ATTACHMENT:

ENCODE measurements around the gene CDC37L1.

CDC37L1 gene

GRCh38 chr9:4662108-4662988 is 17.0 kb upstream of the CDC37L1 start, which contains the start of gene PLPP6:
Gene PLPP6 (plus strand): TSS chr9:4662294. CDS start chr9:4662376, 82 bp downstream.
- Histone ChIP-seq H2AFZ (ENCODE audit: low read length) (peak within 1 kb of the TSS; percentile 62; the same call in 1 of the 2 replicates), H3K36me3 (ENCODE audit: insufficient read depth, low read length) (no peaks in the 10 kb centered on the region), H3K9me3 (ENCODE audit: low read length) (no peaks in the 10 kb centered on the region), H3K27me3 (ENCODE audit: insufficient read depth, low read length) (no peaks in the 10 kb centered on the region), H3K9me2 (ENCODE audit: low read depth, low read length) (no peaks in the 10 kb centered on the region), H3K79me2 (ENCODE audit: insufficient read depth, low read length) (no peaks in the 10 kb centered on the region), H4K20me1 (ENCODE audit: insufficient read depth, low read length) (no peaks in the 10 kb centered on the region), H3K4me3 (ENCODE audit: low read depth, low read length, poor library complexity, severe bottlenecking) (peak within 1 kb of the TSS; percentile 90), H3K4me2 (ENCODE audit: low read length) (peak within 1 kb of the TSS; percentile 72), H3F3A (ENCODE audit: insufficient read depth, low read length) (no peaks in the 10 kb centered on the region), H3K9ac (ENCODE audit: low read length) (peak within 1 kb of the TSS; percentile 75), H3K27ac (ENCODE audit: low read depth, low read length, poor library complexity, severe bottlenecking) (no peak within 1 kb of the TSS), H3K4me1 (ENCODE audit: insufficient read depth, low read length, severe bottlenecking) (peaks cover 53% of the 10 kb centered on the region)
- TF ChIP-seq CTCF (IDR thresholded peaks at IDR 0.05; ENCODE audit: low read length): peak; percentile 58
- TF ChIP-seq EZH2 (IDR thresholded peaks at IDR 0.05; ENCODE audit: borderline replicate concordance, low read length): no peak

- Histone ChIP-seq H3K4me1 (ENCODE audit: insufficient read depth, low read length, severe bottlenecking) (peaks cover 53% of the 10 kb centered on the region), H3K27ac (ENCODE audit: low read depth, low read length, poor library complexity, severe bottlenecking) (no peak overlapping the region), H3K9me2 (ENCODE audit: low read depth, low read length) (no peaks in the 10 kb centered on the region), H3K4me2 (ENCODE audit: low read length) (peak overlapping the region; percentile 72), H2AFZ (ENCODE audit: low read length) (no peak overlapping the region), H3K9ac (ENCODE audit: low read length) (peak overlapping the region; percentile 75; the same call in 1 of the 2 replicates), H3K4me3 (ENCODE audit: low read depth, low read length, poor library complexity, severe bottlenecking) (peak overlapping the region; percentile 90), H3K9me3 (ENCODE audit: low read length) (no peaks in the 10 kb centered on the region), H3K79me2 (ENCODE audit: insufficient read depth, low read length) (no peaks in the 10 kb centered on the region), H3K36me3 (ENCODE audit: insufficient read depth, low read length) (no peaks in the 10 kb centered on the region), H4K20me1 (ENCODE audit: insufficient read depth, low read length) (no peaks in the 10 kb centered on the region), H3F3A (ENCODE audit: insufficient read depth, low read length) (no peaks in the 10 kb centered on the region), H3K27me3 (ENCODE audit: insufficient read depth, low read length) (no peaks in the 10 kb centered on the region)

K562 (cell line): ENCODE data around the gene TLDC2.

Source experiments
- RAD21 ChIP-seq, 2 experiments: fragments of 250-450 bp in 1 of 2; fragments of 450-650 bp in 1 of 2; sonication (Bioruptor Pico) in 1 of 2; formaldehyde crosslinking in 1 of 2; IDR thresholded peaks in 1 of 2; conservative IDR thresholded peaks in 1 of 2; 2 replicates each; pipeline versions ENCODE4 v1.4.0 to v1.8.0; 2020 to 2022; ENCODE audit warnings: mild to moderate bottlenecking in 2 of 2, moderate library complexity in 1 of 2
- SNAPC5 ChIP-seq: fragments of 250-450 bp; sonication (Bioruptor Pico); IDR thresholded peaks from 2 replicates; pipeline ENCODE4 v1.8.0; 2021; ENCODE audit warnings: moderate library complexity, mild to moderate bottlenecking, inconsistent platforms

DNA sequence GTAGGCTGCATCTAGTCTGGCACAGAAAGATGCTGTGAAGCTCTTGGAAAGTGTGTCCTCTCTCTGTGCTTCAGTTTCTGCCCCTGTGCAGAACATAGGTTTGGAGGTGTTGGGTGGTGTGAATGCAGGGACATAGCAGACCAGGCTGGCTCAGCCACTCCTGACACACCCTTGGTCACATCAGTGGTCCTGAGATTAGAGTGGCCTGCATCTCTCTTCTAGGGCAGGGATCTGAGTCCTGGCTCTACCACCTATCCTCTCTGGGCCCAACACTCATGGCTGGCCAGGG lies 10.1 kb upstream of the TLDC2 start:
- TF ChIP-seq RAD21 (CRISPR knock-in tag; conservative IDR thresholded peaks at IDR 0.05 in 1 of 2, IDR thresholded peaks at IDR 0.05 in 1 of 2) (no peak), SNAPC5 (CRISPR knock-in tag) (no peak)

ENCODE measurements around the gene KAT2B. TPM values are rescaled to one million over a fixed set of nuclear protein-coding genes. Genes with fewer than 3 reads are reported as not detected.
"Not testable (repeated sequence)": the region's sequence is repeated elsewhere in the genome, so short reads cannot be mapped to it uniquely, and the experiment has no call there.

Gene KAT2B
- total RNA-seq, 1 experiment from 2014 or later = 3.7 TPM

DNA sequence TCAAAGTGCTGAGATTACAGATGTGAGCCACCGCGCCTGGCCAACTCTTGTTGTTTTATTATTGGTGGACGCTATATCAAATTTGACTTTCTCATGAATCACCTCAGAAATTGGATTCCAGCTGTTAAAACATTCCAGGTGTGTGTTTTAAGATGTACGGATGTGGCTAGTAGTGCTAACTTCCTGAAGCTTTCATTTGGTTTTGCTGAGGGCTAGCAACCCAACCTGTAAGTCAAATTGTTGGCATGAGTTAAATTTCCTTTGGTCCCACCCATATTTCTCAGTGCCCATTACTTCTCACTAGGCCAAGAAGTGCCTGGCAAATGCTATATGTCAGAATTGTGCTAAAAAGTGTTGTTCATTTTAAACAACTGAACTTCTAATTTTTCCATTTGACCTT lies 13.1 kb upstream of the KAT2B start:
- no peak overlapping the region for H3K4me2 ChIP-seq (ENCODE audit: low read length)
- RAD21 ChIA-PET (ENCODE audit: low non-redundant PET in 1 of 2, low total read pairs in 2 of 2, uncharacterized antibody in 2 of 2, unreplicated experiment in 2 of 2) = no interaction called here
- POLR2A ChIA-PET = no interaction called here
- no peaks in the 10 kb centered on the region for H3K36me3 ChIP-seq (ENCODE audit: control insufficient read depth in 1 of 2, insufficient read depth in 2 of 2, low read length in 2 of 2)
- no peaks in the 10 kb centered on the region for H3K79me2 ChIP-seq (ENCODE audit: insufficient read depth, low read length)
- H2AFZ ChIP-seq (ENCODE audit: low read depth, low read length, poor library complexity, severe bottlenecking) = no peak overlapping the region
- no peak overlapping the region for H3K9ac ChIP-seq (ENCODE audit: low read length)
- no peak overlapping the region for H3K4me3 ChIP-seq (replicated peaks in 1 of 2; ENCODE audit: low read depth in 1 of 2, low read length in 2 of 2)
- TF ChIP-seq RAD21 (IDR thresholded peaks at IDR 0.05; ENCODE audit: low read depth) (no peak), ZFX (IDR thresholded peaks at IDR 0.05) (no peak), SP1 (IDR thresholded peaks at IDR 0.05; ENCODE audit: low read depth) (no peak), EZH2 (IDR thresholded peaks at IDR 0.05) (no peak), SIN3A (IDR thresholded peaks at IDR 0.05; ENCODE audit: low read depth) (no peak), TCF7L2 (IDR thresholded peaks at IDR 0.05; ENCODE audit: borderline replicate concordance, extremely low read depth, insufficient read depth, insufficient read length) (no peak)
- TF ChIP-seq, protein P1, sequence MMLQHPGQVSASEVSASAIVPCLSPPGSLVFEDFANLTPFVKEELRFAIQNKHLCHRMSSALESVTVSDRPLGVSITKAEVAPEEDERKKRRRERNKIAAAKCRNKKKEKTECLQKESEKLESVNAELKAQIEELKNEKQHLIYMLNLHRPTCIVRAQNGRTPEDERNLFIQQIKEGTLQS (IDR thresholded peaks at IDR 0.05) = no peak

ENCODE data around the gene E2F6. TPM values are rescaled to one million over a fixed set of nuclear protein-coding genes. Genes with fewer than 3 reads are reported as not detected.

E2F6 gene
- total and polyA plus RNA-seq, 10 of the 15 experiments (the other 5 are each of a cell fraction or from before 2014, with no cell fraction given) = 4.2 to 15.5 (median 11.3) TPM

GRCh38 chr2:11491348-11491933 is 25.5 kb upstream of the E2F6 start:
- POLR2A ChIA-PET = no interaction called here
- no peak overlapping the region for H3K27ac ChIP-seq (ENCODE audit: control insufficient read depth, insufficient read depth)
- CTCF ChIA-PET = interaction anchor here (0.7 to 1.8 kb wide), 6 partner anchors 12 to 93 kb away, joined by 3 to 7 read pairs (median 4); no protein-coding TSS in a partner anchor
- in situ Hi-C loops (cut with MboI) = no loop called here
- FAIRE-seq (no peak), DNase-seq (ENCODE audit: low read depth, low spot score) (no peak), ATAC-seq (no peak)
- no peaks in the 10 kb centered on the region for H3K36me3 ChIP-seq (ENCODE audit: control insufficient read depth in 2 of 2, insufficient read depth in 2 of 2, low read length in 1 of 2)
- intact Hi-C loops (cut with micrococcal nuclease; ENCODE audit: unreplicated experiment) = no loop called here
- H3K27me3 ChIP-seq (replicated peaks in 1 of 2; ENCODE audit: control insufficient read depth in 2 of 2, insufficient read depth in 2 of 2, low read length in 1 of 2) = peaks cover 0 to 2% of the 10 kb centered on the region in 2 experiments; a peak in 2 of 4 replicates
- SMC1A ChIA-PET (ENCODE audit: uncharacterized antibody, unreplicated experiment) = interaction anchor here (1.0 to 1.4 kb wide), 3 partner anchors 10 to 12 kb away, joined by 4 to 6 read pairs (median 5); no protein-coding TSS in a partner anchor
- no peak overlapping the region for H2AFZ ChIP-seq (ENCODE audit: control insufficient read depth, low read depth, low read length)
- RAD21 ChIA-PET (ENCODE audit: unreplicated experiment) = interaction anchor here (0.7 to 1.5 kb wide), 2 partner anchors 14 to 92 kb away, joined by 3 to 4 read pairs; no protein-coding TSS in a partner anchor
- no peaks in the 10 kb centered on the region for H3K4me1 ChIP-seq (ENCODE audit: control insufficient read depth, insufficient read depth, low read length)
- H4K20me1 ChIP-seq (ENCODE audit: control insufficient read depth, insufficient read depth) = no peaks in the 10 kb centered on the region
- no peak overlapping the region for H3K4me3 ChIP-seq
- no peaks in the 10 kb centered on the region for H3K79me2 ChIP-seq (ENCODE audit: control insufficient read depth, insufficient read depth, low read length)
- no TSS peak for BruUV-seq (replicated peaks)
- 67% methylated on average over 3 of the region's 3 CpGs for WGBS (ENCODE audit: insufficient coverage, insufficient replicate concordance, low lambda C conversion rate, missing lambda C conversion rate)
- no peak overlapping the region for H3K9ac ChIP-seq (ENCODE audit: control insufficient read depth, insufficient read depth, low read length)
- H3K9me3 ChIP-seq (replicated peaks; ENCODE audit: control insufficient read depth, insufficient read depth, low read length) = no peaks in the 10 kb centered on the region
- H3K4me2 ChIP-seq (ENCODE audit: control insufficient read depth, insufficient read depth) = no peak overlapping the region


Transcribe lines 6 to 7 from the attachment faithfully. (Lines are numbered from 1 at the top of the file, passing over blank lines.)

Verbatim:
- TF ChIP-seq CTCF (IDR thresholded peaks at IDR 0.05; ENCODE audit: low read length): peak; percentile 58
- TF ChIP-seq EZH2 (IDR thresholded peaks at IDR 0.05; ENCODE audit: borderline replicate concordance, low read length): no peak